Chargers’ Herbert on working holiday until training camp

Los Angeles Chargers quarterback Justin Herbert, center, and teammates watch Austin Ekeler, foreground, run for a pass during practice at the NFL Football Team's Training Center on Wednesday, June 15, 2022, in Costa Mesa, Calif. (AP Photo/ Jae C. Hong)

Los Angeles Chargers quarterback Justin Herbert, center, and teammates watch Austin Ekeler, foreground, run for a pass during practice at the NFL Football Team’s Training Center on Wednesday, June 15, 2022, in Costa Mesa, Calif. (AP Photo/ Jae C. Hong)

PA

Justin Herbert’s summer vacation began Wednesday afternoon when the Los Angeles Chargers ended their offseason schedule.

Even though the Chargers have the next six weeks off before reporting to training camp, Herbert will use that time as a working vacation.

“I think what’s great about football for me is that I need football. I love waking up and going to work and lifting, running, throwing and watching movies,” Herbert said. I think too much free time can sometimes be a burden for me, so I always look forward to things to do.

“I feel bored sometimes without football. Saturdays and Sundays are nice, but at the same time I prefer to play and have something to do because I hate hanging out at home and not doing or accomplishing anything.

While the defense has spent the past two months acclimating new players, Herbert and the offense haven’t had as many challenges. First-round pick Zion Johnson was the unit’s biggest addition this offseason, as he is expected to start at right guard in the season opener Sept. 11 against the Las Vegas Raiders.

Herbert — who threw for 5,014 yards and 38 touchdowns en route to the Pro Bowl last season — said the biggest benefit of offseason practices was being able to drill in seven-on-seven situations, which they didn’t get a chance to make it last year due to COVID-19 restrictions and trying to learn a new offense.

“We discussed many topics. I feel like we’re miles ahead of where we were last year at this point. So it’s up to us to keep improving,” Herbert said.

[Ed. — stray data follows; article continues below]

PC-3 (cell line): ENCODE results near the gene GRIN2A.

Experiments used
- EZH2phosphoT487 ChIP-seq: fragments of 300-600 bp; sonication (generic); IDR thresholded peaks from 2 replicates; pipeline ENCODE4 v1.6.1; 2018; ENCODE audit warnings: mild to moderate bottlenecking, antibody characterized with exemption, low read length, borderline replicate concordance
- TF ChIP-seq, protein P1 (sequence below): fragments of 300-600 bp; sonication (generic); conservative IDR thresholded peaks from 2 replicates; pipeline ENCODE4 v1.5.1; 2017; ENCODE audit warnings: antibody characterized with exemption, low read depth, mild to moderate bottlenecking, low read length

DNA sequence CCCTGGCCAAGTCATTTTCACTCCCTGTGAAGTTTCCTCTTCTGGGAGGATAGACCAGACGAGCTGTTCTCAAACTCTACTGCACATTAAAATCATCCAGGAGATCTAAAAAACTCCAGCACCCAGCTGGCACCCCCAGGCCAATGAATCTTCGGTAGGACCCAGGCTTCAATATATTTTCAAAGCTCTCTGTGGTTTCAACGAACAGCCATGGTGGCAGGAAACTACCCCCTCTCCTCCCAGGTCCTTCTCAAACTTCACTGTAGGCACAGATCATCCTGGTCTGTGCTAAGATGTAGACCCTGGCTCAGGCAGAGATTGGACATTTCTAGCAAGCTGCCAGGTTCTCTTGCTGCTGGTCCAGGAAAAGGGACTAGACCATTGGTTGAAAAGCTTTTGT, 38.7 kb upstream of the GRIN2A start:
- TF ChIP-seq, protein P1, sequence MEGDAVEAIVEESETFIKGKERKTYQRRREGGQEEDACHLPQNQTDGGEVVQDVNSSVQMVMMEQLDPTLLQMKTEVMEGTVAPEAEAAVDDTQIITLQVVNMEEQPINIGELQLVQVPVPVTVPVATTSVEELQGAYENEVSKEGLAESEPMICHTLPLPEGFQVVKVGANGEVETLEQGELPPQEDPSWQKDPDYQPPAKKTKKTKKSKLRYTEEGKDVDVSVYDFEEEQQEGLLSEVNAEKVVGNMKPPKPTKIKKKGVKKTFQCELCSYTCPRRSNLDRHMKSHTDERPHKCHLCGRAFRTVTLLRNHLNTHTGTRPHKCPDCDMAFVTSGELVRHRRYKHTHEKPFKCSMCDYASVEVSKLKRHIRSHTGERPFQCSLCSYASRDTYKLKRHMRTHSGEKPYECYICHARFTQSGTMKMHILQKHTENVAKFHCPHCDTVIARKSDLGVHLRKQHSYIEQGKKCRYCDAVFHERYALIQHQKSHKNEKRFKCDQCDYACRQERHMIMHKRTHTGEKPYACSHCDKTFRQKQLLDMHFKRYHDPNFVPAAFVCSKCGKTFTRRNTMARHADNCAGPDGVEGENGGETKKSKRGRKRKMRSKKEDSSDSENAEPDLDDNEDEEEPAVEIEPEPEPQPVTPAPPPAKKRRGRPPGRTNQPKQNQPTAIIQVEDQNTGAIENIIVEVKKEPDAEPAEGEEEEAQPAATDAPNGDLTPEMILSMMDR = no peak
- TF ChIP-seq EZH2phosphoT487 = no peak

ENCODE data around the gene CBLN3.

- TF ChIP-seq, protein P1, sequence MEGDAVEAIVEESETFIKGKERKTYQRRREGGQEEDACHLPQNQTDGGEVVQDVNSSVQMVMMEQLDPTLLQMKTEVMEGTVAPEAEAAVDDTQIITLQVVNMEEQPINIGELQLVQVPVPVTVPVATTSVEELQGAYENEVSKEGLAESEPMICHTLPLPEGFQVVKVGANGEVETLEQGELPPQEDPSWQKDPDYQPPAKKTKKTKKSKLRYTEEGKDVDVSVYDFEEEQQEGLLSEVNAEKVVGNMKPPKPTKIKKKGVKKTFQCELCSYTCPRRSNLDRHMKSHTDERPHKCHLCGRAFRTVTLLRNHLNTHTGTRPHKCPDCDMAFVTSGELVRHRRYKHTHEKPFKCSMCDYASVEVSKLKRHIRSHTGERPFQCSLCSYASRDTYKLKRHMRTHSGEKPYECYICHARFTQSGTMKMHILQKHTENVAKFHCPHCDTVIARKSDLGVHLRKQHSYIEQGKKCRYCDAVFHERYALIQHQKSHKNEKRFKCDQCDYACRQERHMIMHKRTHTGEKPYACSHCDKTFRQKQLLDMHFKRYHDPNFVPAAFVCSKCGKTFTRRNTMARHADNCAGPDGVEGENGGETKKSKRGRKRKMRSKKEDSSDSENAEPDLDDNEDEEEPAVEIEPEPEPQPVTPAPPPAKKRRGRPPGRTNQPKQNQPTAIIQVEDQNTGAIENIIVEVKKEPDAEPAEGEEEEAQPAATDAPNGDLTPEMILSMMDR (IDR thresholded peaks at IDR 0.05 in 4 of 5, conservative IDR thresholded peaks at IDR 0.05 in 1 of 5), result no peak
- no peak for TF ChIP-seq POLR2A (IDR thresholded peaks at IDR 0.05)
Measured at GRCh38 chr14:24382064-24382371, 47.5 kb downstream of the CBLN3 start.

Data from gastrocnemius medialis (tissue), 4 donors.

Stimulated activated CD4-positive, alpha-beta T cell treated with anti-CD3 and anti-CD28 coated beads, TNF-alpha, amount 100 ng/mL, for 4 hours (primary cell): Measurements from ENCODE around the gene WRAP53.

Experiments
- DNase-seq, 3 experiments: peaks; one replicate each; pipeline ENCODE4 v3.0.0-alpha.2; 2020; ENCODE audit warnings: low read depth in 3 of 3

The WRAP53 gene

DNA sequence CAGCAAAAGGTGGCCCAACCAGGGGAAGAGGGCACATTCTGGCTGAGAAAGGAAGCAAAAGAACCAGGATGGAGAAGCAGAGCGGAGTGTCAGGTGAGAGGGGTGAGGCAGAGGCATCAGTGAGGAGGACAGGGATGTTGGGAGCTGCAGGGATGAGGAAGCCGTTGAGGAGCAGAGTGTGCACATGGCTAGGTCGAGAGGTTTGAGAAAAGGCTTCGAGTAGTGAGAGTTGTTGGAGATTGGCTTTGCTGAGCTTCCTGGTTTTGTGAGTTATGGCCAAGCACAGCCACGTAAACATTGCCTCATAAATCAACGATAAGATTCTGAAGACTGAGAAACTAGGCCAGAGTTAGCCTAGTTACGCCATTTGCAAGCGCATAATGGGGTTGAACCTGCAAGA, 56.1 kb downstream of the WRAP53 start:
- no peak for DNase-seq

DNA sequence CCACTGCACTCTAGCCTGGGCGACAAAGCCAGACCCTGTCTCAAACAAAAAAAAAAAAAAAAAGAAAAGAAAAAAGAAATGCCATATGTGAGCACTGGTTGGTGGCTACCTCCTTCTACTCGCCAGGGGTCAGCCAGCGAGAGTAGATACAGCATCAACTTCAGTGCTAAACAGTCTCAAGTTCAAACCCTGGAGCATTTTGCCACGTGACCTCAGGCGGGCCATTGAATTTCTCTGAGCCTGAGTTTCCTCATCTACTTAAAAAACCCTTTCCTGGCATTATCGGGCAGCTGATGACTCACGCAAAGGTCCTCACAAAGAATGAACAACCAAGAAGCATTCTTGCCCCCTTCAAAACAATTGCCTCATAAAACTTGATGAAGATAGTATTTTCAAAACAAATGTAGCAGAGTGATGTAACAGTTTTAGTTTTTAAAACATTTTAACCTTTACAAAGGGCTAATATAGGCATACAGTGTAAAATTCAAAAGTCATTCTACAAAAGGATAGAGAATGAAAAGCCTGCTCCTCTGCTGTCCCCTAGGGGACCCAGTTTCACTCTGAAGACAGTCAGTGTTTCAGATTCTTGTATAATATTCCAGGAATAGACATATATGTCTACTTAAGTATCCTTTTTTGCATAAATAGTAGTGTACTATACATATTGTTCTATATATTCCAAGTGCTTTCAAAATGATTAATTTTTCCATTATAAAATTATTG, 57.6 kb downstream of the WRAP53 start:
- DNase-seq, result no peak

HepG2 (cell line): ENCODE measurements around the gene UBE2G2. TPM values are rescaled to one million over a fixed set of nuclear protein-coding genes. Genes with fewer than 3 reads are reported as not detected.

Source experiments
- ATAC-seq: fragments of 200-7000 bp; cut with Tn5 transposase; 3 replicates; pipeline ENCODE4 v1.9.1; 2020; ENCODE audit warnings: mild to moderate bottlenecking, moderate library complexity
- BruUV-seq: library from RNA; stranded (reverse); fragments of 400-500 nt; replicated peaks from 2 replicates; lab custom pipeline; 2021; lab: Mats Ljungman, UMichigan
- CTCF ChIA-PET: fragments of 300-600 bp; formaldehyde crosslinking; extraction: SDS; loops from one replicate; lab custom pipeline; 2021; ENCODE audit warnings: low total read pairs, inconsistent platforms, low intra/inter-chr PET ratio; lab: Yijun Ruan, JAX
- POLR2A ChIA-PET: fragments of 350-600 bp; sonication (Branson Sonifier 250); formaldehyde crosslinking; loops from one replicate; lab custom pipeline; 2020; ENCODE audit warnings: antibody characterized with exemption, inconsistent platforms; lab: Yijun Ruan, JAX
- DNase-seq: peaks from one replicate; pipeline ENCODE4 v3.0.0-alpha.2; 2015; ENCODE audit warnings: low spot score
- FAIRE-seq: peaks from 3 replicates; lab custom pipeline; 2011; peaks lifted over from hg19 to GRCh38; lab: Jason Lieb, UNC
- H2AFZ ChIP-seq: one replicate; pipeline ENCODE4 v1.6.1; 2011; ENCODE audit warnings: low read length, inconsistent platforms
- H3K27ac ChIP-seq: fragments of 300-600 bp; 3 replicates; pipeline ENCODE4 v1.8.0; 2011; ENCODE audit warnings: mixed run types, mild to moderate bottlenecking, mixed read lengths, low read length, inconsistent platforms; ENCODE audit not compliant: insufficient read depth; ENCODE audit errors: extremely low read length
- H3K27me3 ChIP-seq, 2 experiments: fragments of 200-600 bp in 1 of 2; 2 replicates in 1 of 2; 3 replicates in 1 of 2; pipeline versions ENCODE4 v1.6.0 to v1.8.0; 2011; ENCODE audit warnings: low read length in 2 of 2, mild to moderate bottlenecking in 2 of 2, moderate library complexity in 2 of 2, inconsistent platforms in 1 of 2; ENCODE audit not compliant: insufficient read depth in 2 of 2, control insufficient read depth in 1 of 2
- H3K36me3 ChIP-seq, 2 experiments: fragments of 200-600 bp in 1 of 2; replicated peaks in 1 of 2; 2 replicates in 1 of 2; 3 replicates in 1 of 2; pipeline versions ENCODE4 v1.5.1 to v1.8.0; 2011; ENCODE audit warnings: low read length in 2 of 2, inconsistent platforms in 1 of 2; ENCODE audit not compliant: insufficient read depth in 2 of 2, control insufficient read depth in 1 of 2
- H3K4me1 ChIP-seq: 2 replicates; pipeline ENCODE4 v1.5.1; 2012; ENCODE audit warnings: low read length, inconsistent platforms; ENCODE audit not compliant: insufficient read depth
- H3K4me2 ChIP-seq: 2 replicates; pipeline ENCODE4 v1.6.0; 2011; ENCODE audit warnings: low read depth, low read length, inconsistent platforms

The fact that the focus was almost entirely on football was perfect for coach Brandon Staley.

After making headlines with their March signings in free agency, the Chargers were mostly under the radar during their offseason program.

It’s great for Staley and company as they hope to grab everyone’s attention late in the season as they try to qualify for the playoffs for the first time since 2018 after going 9- 8 last season.

Staley was not only pleased with the perfect turnout over the past two days, but also that nearly all of his notable players had been at the resort for at least the past three weeks, with most having been there since the program began on April 18.

“They have the toughest job in the organization. They have the most at stake, so I want our players to always have that energy to come to work and be excited to compete,” Staley said. “We brought in a group of guys who really love to play the ball and love to do all the difficult aspects of football. It was exciting to join this group, that’s for sure.

Linebacker Joey Bosa, who usually didn’t show up until after the mandatory minicamp, was on hand for most of the team’s practices over the past three weeks.

For a defense that added linebackers Khail Mack and Kyle Van Noy, cornerback JC Jackson and defensive linemen Sebastian Joseph-Day, Austin Johnson and Morgan Fox, Bosa felt the need to show up earlier than d ‘habit.

“I was a bit hesitant, but being here it’s great to be with everyone,” Bosa said. “It’s just hard when you’re in a routine across the country to throw yourself out of that and do that flight, but it’s been a great two weeks. Definitely for years to come I’m going to get through this. here a week or two earlier because it’s a good acclimatization period, that’s for sure.”

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